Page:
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The Alien Tort Statute and Corporate Liability: Looking Ahead to the Supreme Court Decision in Kiobel

By: Maria Florencia Librizzi[*]

The Supreme Court will soon decide the fate of litigation seeking to hold U.S. corporations accountable under the Alien Tort Statute (ATS) for aiding and abetting human rights abuses overseas. In September 2010, the Second Circuit held in Kiobel v. Royal Dutch Petroleum that the statute did not apply to corporations.[1]  Since then, several other circuits have ruled otherwise, leading the Supreme Court to grant certiorari in Kiobel in October 2011. Oral argument is scheduled for Tuesday, February 28.[2]

The outcome of this case will be profoundly important. If the Court affirms the Second Circuit’s majority opinion, alien victims will no longer be able to sue corporations under the ATS. In many cases corporations will be free to profit from overseas human rights violations, while safeguarding their assets against compensation claims.[3]

Looking ahead to the Court’s decision, I summarize below the evolving jurisprudence of the ATS, including the circuit split over the statute’s applicability to corporations and the mens rea standard for aiding and abetting liability. If the Court limits itself to the Questions Presented in the certiorari petition, it will decide only whether the ATS applies to corporations. However, the Court may also resolve other points of contention among the circuits, including the mens rea standard for aiding and abetting liability. After reviewing the case law, I conclude with several arguments—instrumental, descriptive, and policy—in favor of recognizing corporate liability under the ATS.

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The prohibition of surrogate motherhood in France

The French prohibition of surrogate motherhood, resting on moral and ethical considerations, raises complex issues of private international law.

Surrogate motherhood has been prohibited in France since 1991, under a decision by the Cour de cassation (France’s highest court), (Cass. Ass. plén., 31/05/1991). This prohibition was confirmed in the bioethics law of 1994, and is codified in article 16-7 of French Civil Code (“Civil Code”). Article 16-9 of the Civil Code makes this a prohibition of public order (In France, prohibitions of ordre public or public order are mandatory rules created unilaterally by the state to protect fundamental values of the society, and from which parties have no freedom to derogate. A foreign law applicable under a conflict of laws analysis would be evicted if contrary to a mandatory rule). A surrogacy contract is null and void, and violations are punished by civil and criminal sanctions (civil sanctions are described in articles 311-25, 325 and 332-1 of the Civil Code and criminal sanctions at articles 227-12 §3 and 227-13 of the Penal Code).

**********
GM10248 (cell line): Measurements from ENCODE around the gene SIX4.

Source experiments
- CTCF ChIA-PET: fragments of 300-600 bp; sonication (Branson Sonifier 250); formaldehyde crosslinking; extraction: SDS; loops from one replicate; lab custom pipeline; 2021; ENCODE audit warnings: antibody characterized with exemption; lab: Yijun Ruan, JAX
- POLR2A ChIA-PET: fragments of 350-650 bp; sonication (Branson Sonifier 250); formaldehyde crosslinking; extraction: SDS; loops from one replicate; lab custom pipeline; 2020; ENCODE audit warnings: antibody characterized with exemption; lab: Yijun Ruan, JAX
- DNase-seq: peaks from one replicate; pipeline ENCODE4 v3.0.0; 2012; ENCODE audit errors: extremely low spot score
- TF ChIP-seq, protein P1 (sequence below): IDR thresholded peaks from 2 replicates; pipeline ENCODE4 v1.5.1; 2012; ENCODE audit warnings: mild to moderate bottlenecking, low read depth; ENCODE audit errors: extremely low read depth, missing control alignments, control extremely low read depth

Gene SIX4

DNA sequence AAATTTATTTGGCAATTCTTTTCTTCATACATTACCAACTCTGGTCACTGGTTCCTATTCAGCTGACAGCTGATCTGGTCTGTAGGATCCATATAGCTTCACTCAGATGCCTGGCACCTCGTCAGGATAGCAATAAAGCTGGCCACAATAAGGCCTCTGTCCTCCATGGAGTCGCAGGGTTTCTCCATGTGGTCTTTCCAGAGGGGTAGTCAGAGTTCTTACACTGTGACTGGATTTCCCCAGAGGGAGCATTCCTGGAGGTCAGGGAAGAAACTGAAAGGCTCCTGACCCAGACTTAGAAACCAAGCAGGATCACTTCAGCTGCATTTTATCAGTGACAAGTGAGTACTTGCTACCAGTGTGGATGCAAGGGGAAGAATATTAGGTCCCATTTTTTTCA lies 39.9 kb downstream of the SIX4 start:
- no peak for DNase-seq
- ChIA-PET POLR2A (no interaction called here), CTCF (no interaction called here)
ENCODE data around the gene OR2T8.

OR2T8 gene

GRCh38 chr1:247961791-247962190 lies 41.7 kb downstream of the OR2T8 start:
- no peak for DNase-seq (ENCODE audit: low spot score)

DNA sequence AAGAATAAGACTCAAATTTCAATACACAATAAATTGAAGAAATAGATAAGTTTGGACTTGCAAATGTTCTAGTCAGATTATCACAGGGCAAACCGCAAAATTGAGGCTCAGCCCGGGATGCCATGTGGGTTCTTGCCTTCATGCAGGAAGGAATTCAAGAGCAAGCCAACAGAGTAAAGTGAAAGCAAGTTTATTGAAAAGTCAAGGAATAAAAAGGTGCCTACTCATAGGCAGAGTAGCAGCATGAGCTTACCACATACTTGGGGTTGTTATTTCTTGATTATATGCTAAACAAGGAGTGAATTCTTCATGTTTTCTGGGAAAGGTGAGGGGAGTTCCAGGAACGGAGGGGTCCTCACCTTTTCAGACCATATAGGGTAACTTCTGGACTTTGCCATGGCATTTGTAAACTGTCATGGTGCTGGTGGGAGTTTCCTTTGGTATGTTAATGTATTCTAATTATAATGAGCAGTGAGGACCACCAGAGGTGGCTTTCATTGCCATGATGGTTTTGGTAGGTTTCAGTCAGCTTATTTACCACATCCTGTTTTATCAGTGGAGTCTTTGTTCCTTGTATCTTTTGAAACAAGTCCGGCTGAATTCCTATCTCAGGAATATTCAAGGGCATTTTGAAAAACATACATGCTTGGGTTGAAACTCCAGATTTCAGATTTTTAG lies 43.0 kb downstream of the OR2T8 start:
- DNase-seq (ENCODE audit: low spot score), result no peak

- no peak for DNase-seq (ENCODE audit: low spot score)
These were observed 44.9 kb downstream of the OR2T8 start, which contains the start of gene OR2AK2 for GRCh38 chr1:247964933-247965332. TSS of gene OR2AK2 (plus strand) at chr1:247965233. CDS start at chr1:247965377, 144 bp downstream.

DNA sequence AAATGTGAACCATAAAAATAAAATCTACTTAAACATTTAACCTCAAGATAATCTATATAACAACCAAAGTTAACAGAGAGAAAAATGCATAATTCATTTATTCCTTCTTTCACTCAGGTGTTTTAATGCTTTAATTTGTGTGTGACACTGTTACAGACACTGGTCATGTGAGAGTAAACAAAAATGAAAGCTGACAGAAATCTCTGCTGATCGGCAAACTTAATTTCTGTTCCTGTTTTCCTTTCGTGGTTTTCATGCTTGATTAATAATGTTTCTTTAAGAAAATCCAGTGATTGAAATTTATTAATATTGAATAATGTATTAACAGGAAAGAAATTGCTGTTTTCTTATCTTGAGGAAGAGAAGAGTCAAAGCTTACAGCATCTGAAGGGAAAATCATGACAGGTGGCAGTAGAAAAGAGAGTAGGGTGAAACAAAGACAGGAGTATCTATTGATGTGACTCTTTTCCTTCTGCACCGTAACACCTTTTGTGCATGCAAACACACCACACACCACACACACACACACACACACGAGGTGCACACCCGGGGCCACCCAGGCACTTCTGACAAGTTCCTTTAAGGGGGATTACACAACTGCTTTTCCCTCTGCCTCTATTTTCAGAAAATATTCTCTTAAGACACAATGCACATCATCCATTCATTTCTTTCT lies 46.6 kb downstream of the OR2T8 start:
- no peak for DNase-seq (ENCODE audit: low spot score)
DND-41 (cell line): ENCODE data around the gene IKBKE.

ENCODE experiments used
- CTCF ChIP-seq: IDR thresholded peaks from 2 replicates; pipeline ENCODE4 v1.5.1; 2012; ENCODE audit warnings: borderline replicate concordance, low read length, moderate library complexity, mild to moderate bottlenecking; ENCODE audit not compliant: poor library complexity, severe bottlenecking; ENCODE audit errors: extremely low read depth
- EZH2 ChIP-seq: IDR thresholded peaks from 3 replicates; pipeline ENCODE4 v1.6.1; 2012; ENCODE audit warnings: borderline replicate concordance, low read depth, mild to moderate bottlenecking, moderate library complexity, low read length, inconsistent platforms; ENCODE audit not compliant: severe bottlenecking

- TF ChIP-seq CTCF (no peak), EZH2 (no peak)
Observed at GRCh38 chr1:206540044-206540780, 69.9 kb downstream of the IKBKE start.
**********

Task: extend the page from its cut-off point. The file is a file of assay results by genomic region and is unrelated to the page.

The prohibition is justified by different moral and ethical concerns: to prevent children from becoming commodities traded as merchandise between infertile couples and surrogate mothers; to protect the interest of children who are psychologically at risk in such transaction; and to prevent the exploitation of surrogate mothers who must relinquish parental rights to the child after giving birth. Surrogate mothers are usually from lower economic strata and are economically exploited in this transaction. Statistically there is an inherent social division in this practice. This is evinced by the fact that most surrogacy contracts require compensation because very few women would bear someone else’s child for free. This social division is not new – surrogate mothers were slaves in the days of the Bible and Ancient Rome.

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Our New Summer Issue (43:4)

Our summer 2011 issue is now available online at our official NYU website. Margaret L. Satterthwaite, Indicators in Crisis: Rights-Based Humanitarian Indicators in Post-Earthquake Haiti, 43 N.Y.U. J. Int'l L. & Pol. 865 (2011). Doreen Lustig, The Nature of the…

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Issue: Fall 2010

The Fall 2010 issue of the Journal of International Law and Politics is available at our official NYU website.  The contents are as follows: Georges Abi-Saab, The Normalization of International Adjudication: Convergence and Divergencies, 43 N.Y.U. J. Int'l L. &…

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The Amendment of Spain’s Arbitration Act: A Promising But Unfinished Agenda

By Guillermo Bayas Fernández
Attorney-at-law in Spain
Fundación Rafael del Pino scholar
NYU LL.M. Candidate, Class of 2011

Abstract

Last September, the Spanish Government sent to the Parliament a bill (the Bill) to reform the current Spanish Arbitration Act (Ley 60/2003, de 23 de diciembre, de Arbitraje), which is now being discussed in Congress. The Bill improves different aspects of the existing regulation, mainly those concerning the action to set aside the award, arbitrators’ liability, arbitration of corporate disputes and the effect of insolvency proceedings on arbitration agreements. However, the possible suppression of dissenting opinions prejudices arbitration and the regulation on challenge of judicial jurisdiction favors frivolous attempts to avoid abiding by arbitration agreements. respective  Additionally, the proposed assignment of functions among judicial bodies in arbitration issues lacks coherence and does not create a long-demanded unification appeal on arbitration matters. While this article welcomes some of the intended modifications, it raises concerns that Spain might be losing a unique opportunity to adopt a modern regulation that would advance its chances of becoming a prime international arbitration seat.

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